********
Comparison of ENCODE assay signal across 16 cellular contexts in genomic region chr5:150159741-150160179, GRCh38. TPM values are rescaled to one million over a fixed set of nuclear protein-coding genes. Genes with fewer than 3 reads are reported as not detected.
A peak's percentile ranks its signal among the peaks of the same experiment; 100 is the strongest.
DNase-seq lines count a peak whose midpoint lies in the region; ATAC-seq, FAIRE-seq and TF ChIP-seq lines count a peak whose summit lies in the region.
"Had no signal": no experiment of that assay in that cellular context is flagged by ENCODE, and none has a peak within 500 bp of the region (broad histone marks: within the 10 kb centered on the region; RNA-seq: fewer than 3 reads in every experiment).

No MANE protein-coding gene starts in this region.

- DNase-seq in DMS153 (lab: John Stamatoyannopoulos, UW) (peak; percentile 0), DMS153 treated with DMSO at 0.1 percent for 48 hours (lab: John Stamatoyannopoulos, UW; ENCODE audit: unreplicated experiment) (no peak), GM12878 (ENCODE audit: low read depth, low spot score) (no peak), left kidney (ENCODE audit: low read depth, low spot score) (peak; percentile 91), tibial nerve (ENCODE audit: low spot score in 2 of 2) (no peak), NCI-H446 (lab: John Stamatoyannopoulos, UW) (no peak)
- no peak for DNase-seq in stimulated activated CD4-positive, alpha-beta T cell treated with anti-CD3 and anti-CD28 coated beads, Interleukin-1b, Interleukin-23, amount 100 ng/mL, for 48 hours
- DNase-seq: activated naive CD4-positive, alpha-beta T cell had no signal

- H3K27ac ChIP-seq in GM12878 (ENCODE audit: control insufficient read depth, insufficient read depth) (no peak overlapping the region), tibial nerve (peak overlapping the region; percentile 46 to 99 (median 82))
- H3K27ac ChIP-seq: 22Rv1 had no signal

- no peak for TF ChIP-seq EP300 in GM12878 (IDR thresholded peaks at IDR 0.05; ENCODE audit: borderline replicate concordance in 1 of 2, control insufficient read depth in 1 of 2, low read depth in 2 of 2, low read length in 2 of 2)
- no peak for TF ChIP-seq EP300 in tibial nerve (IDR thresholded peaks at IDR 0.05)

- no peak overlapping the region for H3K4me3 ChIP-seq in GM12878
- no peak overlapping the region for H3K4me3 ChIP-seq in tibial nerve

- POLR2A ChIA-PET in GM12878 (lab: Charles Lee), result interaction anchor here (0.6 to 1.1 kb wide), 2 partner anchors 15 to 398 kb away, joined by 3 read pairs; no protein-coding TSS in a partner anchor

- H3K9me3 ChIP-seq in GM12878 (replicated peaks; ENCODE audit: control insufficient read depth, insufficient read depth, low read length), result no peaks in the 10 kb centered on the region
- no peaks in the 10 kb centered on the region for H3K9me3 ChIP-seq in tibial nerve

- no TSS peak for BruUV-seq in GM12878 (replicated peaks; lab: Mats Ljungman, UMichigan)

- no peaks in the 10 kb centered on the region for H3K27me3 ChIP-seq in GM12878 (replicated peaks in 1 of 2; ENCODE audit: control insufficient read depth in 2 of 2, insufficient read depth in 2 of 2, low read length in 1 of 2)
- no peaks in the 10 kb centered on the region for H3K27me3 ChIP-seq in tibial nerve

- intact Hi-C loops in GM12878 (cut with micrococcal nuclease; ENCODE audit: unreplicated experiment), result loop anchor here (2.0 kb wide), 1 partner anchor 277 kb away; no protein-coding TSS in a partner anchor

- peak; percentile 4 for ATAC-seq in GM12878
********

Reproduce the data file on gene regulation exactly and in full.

Comparison of ENCODE assay signal across 16 cellular contexts in genomic region chr5:150159741-150160179, GRCh38. TPM values are rescaled to one million over a fixed set of nuclear protein-coding genes. Genes with fewer than 3 reads are reported as not detected.
A peak's percentile ranks its signal among the peaks of the same experiment; 100 is the strongest.
DNase-seq lines count a peak whose midpoint lies in the region; ATAC-seq, FAIRE-seq and TF ChIP-seq lines count a peak whose summit lies in the region.
"Had no signal": no experiment of that assay in that cellular context is flagged by ENCODE, and none has a peak within 500 bp of the region (broad histone marks: within the 10 kb centered on the region; RNA-seq: fewer than 3 reads in every experiment).

No MANE protein-coding gene starts in this region.

- DNase-seq in DMS153 (lab: John Stamatoyannopoulos, UW) (peak; percentile 0), DMS153 treated with DMSO at 0.1 percent for 48 hours (lab: John Stamatoyannopoulos, UW; ENCODE audit: unreplicated experiment) (no peak), GM12878 (ENCODE audit: low read depth, low spot score) (no peak), left kidney (ENCODE audit: low read depth, low spot score) (peak; percentile 91), tibial nerve (ENCODE audit: low spot score in 2 of 2) (no peak), NCI-H446 (lab: John Stamatoyannopoulos, UW) (no peak)
- no peak for DNase-seq in stimulated activated CD4-positive, alpha-beta T cell treated with anti-CD3 and anti-CD28 coated beads, Interleukin-1b, Interleukin-23, amount 100 ng/mL, for 48 hours
- DNase-seq: activated naive CD4-positive, alpha-beta T cell had no signal

- H3K27ac ChIP-seq in GM12878 (ENCODE audit: control insufficient read depth, insufficient read depth) (no peak overlapping the region), tibial nerve (peak overlapping the region; percentile 46 to 99 (median 82))
- H3K27ac ChIP-seq: 22Rv1 had no signal

- no peak for TF ChIP-seq EP300 in GM12878 (IDR thresholded peaks at IDR 0.05; ENCODE audit: borderline replicate concordance in 1 of 2, control insufficient read depth in 1 of 2, low read depth in 2 of 2, low read length in 2 of 2)
- no peak for TF ChIP-seq EP300 in tibial nerve (IDR thresholded peaks at IDR 0.05)

- no peak overlapping the region for H3K4me3 ChIP-seq in GM12878
- no peak overlapping the region for H3K4me3 ChIP-seq in tibial nerve

- POLR2A ChIA-PET in GM12878 (lab: Charles Lee), result interaction anchor here (0.6 to 1.1 kb wide), 2 partner anchors 15 to 398 kb away, joined by 3 read pairs; no protein-coding TSS in a partner anchor

- H3K9me3 ChIP-seq in GM12878 (replicated peaks; ENCODE audit: control insufficient read depth, insufficient read depth, low read length), result no peaks in the 10 kb centered on the region
- no peaks in the 10 kb centered on the region for H3K9me3 ChIP-seq in tibial nerve

- no TSS peak for BruUV-seq in GM12878 (replicated peaks; lab: Mats Ljungman, UMichigan)

- no peaks in the 10 kb centered on the region for H3K27me3 ChIP-seq in GM12878 (replicated peaks in 1 of 2; ENCODE audit: control insufficient read depth in 2 of 2, insufficient read depth in 2 of 2, low read length in 1 of 2)
- no peaks in the 10 kb centered on the region for H3K27me3 ChIP-seq in tibial nerve

- intact Hi-C loops in GM12878 (cut with micrococcal nuclease; ENCODE audit: unreplicated experiment), result loop anchor here (2.0 kb wide), 1 partner anchor 277 kb away; no protein-coding TSS in a partner anchor

- peak; percentile 4 for ATAC-seq in GM12878